To determine whether promises to transfer goods or services to a customer are separately identifiable in accordance with ASC 606-10-25-19(b), DobarTech examined whether the goods or services are transferred individually, or whether they are instead a promise to deliver a combined set of items to which the promised goods/services are inputs using the three factors given in ASC 606-10-25-21 and other facts and circumstances, if applicable. (For more on these factors, see RevenueHub article Distinct within the Context of the Contract.)

Significant integration service. The implementation services to be performed by DobarTech create functionalities that integrate Cadmus’ other systems with the suite. These functionalities are necessary for Cadmus to receive the intended benefit from the subscription. Further, DobarTech does not deliver access to the suite until the three month implementation period is completed. In this way, the hosting/license service and the implementation are inputs used to deliver a combined output of an integrated system.

Significant modification or customization. The implementation services require suite modifications by DobarTech engineers. The nature of these modifications are specific and customized to Cadmus (based on its needs and preexisting systems) and, as stated above, create necessary functionalities. Therefore, the implementation significantly modifies and customizes the software license.  

Highly interdependent or interrelated. DobarTech customers can purchase the generic package and use a third party to complete the implementation service. This provides evidence that DobarTech is capable of delivering the two services separately without significantly affecting either service. The two services are not highly interdependent or interrelated.

Given the analysis above, DobarTech concludes that the implementation services are not separately identifiable from the software hosting and licensing promises in the contract. The nature of the promise to the customer is to provide a customized, implemented SaaS platform over the one-year term after go-live. Therefore, the implementation services are not distinct from those services and will be treated as a single performance obligation.

Premium Support Services & Consulting Services

DobarTech evaluated whether both the premium support and consulting services are distinct from the other performance obligations based on the same criteria analyzed above.

Capable of Being Distinct

DobarTech sells both the premium support and consulting services on a standalone basis and Cadmus is able to benefit from these services with its subscription, which is a readily available resource. Therefore, both services are capable of being distinct.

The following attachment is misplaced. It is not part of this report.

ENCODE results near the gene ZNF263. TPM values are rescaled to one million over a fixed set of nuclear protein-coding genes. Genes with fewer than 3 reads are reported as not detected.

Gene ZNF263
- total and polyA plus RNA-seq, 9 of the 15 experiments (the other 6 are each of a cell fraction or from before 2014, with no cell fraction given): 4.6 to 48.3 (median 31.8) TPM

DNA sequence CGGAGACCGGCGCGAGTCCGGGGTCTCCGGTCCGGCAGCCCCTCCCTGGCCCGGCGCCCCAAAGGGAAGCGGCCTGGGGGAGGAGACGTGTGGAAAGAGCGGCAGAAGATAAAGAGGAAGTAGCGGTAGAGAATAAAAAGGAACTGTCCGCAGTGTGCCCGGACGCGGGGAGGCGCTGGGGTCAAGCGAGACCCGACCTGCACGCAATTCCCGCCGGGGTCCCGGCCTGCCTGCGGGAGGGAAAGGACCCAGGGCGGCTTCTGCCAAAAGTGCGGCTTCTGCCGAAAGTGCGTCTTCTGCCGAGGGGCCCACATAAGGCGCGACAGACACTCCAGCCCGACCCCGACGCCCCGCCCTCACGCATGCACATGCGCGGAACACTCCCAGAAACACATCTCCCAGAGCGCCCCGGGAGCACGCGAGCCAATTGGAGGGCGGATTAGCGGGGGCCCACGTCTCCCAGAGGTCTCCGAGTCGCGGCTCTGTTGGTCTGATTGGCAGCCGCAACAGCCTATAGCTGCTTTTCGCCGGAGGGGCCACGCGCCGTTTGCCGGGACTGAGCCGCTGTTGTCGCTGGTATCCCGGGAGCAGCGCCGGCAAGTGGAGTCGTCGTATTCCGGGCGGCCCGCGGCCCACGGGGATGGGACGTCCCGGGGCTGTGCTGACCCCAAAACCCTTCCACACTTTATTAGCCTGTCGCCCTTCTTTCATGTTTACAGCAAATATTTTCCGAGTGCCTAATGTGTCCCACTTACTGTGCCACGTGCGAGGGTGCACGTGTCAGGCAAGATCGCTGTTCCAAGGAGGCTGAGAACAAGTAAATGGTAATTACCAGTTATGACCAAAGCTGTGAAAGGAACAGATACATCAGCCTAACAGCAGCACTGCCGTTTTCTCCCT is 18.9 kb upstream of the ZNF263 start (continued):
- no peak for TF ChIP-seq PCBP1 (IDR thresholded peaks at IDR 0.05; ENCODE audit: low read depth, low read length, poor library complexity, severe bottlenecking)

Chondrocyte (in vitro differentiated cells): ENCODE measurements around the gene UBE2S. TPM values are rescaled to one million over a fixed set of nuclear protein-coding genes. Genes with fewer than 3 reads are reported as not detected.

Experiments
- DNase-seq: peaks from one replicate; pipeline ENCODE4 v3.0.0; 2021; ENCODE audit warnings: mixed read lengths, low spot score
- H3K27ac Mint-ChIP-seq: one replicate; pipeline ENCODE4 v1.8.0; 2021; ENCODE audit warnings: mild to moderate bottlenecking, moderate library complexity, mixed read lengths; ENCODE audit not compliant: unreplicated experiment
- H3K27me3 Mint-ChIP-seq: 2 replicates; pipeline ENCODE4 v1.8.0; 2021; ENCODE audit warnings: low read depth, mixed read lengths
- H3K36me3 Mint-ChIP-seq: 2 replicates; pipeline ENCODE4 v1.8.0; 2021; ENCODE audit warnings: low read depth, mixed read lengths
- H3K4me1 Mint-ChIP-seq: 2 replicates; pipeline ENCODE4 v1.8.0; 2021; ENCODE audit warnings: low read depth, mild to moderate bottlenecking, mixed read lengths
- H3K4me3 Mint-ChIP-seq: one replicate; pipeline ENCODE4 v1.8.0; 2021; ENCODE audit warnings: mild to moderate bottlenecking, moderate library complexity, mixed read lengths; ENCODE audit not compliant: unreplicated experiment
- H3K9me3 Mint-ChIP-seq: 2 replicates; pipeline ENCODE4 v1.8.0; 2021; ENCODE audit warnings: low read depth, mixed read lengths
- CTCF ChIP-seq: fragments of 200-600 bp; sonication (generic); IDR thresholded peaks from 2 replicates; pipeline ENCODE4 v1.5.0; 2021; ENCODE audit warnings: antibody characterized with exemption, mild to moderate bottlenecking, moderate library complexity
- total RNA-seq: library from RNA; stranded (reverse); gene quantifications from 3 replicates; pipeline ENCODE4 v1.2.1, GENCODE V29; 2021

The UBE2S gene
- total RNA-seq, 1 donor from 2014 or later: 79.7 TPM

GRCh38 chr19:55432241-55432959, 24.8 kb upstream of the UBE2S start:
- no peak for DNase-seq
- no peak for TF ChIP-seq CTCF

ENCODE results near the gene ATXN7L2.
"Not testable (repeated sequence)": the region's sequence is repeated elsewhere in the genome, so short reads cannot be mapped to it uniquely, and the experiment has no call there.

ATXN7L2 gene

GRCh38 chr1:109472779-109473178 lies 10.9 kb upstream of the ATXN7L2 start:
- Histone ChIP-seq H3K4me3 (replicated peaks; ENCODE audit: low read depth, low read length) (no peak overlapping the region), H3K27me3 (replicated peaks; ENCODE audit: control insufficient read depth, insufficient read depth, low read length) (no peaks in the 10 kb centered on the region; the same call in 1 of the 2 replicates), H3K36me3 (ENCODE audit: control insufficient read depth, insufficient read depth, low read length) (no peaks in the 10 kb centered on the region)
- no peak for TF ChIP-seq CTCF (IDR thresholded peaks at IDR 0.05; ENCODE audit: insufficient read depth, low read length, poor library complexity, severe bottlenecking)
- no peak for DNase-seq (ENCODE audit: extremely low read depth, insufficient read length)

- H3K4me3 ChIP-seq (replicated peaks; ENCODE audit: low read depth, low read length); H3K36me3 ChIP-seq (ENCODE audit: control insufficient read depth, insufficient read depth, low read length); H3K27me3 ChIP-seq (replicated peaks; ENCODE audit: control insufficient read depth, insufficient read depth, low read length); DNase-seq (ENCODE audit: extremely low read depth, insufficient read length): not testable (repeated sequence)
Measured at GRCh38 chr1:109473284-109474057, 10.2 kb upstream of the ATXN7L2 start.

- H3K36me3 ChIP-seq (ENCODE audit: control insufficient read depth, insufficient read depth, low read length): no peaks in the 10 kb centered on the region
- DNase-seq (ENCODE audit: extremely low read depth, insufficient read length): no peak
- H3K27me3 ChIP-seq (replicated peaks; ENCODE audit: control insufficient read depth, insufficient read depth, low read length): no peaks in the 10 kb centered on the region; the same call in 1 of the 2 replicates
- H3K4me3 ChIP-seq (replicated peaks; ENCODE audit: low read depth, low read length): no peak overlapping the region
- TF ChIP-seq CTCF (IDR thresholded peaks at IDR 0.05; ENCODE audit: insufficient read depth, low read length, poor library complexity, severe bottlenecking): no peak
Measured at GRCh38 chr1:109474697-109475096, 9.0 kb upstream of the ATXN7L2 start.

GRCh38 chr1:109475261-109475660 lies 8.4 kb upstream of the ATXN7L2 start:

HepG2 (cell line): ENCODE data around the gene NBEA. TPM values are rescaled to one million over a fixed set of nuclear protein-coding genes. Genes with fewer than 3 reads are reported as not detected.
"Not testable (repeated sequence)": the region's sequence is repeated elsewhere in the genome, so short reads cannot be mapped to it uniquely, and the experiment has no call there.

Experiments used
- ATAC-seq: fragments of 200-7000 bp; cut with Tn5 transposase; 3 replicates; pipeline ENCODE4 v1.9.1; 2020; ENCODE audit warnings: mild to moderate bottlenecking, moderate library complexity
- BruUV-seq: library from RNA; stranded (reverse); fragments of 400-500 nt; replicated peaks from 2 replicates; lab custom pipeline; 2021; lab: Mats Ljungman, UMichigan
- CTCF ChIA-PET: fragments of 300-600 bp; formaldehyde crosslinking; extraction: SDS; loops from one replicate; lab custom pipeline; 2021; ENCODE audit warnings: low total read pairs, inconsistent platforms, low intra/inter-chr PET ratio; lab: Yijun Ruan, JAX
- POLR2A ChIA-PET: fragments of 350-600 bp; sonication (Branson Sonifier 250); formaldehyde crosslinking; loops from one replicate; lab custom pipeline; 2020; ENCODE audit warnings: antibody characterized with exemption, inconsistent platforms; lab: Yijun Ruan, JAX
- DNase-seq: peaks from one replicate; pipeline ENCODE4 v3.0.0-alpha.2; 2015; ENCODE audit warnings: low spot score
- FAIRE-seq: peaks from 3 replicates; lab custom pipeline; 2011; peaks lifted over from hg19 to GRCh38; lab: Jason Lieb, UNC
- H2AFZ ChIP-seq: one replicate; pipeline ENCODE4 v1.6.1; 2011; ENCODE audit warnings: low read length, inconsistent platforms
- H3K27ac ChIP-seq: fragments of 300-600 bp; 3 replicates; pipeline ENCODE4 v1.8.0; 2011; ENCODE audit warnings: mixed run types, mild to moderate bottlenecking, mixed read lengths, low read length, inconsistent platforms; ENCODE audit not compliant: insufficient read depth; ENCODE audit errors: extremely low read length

Separately Identifiable

The premium support and consulting services to be provided to Cadmus are entirely supplemental to the license/hosting and implementation services, are sold separately by DobarTech, and do not affect the functionality of the suite. Further, DobarTech will provide these services over a period following the delivery of the subscription. The two services are not inputs to a combined output (of an integrated system or otherwise), do not significantly modify or customize any other services in the contract, and are not highly interdependent or interrelated with the other contract services. The premium support and consulting services are each distinct from one another for the same reasons.

Considering this analysis, DobarTech concludes that each of these services is distinct and will be treated as separate performance obligations.

Summary

DobarTech concludes that this contract is comprised of three performance obligations:

  • License/Hosting & Implementation Services
  • Premium Support Services
  • Consulting Services

3) Determine the transaction price

Under ASC 606, the “transaction price” is the amount of consideration to which an entity expects to be entitled. This may include an estimate of variable consideration, implied price concessions, non-cash consideration, or significant financing components. In this case, determining transaction price is relatively straightforward. The total contract price is $1,000,000. There are no general right of return or refund provisions in the contract. Thus, the amount is fixed at $1,000,000 and DobarTech anticipates receiving the entire amount. Therefore, DobarTech will use this amount as its transaction price.

4) Allocate the transaction price to the performance obligations in the contract

ASC 606 requires an entity to allocate the transaction price to each performance obligation based on its relative standalone selling price. The standalone selling price is the price at which an entity would sell a good or service on a standalone basis at contract inception. To determine these prices, an entity must use observable information if available. If these prices are not directly observable, an entity will make estimates. The guidance outlines three possible approaches: (1) an adjusted market assessment, (2) an expected cost plus margin, and (3) a residual approach. However, ASC 606 allows for a combination of one or more of those methods, or a different estimation method. (For more, see RevenueHub articles: Standalone Selling Prices, Case Study: Estimating Standalone Selling Prices, and Case Study: Transaction Price Allocation.) This approach is not significantly different from the approach taken under ASC 605, given these case facts. Specifically, ASC 605 utilizes VSOE, TPE, or BESP to allocate arrangement consideration using a relative standalone selling price method. However, the residual method would not be an acceptable approach for non-software items under ASC 605.